Companies owned by New Brunswick’s Irving family dominate the province’s natural resource industries, as well as its media, engineering and construction industries. The first Irving business was a sawmill purchased in 1881. The family now owns many companies that supply each other from different steps in the chain of production. These companies largely fall under four umbrellas: J.D. Irving Limited (whose many segments include forestry, food, construction and transportation), Brunswick News (newspapers), Irving Oil (oil refining and marketing) and Ocean Capital Holdings (real estate, radio, construction and materials). The Irving family owns Canada’s largest oil refinery, is one of the five largest landowners in North America, and employs 1 in 12 people in New Brunswick. It is one of the wealthiest families in Canada.

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Shoppers Drug Mart

Shoppers Drug Mart is a wholly owned subsidiary of Loblaw Companies Limited, which itself is a subsidiary of George Weston Limited. It operates drugstores, pharmacies, medical supply stores and beauty boutiques. Its retail chains include Shoppers Drug Mart, Pharmaprix, Shoppers Simply Pharmacy, Pharmaprix Simplement Santé, Wellwise and Murale. It also owns a patient assistance provider and drug distributor (Shoppers Drug Mart Specialty Health Network), a supplier of pharmaceutical products and services for long-term care homes (MediSystem Technologies), and a non-surgical cosmetic clinic (The Beauty Clinic). In 2018, Shoppers Drug Mart operated more than 1,300 stores. It is headquartered in Toronto, Ontario.

Click here for definitions of key terms used in this article.

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Company of One Hundred Associates

The Company of New France, or Company of One Hundred Associates (Compagnie des Cent-Associés) as it was more commonly known, was formed in France in 1627. Its purpose was to increase New France’s population while enjoying a monopoly on almost all colonial trade. It took bold steps but suffered many setbacks. The company folded in 1663. It earned little return on its investment, though it helped establish New France as a viable colony.

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Bombardier Inc.

Bombardier Inc. is a manufacturer of private airplanes that was once among the world’s largest manufacturers of trains and commercial airplanes. Headquartered in Montreal, the company was originally incorporated as L’Auto-Neige Bombardier Limitée in 1942. Its founder, Joseph-Armand Bombardier, was a Québécois mechanical engineer who invented one of the first commercially viable snowmobiles. Bombardier Inc. grew considerably from its beginnings as a snowmobile manufacturer into an iconic Canadian company, known for its public transportation vehicles and jetliners. Facing financial troubles in the 21st century, however, it began to sell off parts of its business. In 2020, it made deals to sell the last of its assets outside its private-jet business, including its commercial plane and rail divisions.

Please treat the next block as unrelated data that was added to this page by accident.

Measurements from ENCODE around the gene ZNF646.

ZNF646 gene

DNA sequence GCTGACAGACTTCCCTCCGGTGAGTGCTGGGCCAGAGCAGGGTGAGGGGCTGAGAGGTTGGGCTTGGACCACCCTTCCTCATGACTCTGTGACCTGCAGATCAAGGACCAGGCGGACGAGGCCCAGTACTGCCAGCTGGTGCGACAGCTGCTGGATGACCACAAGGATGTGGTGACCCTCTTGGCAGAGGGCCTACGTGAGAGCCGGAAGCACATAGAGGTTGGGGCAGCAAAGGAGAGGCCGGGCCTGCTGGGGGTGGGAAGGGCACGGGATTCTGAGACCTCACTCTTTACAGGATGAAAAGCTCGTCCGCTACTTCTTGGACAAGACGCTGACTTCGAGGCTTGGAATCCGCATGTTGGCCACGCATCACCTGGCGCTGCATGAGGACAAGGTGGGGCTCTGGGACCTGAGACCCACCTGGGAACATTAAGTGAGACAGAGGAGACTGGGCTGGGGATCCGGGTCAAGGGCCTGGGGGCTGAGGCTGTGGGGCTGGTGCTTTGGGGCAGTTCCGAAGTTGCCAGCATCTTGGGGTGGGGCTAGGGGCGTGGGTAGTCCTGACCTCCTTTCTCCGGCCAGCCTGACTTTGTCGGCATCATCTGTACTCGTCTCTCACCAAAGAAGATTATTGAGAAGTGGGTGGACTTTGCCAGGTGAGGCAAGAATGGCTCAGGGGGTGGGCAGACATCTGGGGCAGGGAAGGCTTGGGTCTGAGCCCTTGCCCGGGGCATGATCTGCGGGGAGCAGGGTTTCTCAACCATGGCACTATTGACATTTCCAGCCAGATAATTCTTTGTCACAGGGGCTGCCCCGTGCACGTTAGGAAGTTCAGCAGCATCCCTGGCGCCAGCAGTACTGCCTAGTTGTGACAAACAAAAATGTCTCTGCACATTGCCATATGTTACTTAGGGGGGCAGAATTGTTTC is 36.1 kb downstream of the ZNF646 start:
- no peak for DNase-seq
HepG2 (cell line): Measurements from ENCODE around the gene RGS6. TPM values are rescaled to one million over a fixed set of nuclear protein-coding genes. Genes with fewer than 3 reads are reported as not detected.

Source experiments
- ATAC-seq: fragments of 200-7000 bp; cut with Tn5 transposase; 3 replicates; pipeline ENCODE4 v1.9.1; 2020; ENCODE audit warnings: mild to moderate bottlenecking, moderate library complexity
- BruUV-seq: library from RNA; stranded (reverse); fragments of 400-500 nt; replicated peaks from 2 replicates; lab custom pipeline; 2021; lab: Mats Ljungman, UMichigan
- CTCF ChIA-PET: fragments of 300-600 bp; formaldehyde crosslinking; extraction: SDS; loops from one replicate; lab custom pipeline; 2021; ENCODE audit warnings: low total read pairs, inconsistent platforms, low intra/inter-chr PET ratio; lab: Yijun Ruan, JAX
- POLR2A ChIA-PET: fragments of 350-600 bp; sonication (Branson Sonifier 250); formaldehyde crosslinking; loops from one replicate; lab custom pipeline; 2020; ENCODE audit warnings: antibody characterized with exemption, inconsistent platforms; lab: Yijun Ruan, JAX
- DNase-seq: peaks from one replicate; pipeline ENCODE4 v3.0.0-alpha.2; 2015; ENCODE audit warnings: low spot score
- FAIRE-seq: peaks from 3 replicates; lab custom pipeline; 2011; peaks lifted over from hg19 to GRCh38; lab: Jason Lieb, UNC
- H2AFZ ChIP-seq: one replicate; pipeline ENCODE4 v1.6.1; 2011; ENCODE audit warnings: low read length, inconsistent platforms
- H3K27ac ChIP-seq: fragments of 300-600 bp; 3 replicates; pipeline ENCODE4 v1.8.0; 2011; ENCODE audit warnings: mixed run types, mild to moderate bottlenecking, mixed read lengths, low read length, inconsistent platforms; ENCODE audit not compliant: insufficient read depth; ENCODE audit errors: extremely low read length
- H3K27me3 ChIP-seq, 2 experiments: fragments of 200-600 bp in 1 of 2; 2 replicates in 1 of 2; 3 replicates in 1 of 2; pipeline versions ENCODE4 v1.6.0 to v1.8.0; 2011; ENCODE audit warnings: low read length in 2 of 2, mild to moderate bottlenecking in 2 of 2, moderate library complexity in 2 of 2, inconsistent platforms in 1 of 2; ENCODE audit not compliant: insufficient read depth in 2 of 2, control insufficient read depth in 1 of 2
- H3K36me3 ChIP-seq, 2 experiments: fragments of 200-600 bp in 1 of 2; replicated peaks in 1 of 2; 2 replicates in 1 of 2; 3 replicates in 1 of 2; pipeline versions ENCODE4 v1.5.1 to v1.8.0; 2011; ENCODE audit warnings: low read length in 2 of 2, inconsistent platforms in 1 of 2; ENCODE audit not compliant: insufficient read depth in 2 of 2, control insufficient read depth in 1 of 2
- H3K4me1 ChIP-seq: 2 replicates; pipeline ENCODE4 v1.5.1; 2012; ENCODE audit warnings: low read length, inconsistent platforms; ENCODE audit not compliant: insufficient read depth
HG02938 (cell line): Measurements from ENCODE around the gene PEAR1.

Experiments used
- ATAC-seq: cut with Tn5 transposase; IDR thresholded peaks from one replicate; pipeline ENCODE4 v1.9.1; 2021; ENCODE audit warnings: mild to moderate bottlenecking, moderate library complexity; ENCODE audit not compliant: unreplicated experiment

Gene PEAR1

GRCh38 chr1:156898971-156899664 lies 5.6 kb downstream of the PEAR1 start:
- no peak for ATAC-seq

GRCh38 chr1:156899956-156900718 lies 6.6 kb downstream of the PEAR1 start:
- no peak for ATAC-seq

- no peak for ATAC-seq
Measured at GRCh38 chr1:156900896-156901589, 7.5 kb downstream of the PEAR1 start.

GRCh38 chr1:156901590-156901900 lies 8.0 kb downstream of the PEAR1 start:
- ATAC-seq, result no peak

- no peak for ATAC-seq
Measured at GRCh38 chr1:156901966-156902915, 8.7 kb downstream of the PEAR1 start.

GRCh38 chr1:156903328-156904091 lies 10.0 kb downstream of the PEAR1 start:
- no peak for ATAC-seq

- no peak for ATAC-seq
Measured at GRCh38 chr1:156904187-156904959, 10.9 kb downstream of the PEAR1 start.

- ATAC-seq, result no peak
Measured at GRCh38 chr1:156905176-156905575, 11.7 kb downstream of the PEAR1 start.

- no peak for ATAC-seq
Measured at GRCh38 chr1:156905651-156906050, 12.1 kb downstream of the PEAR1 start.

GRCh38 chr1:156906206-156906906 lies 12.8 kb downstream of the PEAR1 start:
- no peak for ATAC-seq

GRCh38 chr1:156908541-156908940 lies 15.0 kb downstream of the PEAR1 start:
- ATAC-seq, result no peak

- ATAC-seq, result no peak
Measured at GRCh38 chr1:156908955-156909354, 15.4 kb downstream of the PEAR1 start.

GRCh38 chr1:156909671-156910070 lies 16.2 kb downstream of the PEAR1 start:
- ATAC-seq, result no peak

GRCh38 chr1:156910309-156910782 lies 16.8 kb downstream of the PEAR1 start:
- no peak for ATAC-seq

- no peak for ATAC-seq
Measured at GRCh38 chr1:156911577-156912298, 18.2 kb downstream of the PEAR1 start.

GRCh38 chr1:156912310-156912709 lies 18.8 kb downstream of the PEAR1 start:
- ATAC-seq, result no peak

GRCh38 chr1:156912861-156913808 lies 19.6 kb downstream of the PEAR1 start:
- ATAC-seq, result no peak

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Banff Springs Hotel

The hotel was developed as part of the CPR’s (Canadian Pacific Railway) network of hotels, which built landmark hotels in young cities across Canada in order to encourage the use of its transcontinental lines. The Banff Springs Hotel is in the lineage of hotels such as the Chateau Lake Louise in Alberta, Le Chateau Frontenac in Québec City and the Empress Hotel in Victoria, British Columbia. Known as the “Castle in the Rockies,” the Banff Springs Hotel is predominantly in the Scottish Baronial style, featuring an Arts-and-Crafts interior.

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SNC-Lavalin

SNC-Lavalin is a global engineering and construction firm based in Montreal, Quebec. It works in several industries including oil and gas, mining, cybersecurity and nuclear power. It also builds public and private infrastructure around the world.

The company began in 1911 as an engineering consultant for power projects. In 1991, the original company, called SNC, merged with competitor Lavalin to become SNC-Lavalin. Today it employs some 50,000 people in more than 50 countries. In 2018, it registered $10.1 billion in revenue.

In Canada, the company has received contracts to build major transit projects in cities including Toronto, Montreal and Vancouver. Worldwide, SNC-Lavalin oversees resource-extraction and infrastructure projects in North America, the Asia-Pacific region, Europe and the Middle East.

Since 2011, allegations of fraud and corruption on the part of SNC-Lavalin and several of its executives have plagued the company with scandal.

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Canopy Growth Corporation

Canopy Growth Corporation was the first cannabis company in North America to be federally regulated and publicly traded. The Canadian company, headquartered in Smiths Falls, Ontario, produces a large portion of Canada’s legal cannabis flower, oils and edibles under its various brands. Its products are sold in all 13 Canadian provinces and territories. With more than two dozen subsidiaries and operations on five continents, Canopy is one of the world’s largest cannabis and hemp corporations. It employs 2,700 people full-time and is worth more than $20 billion.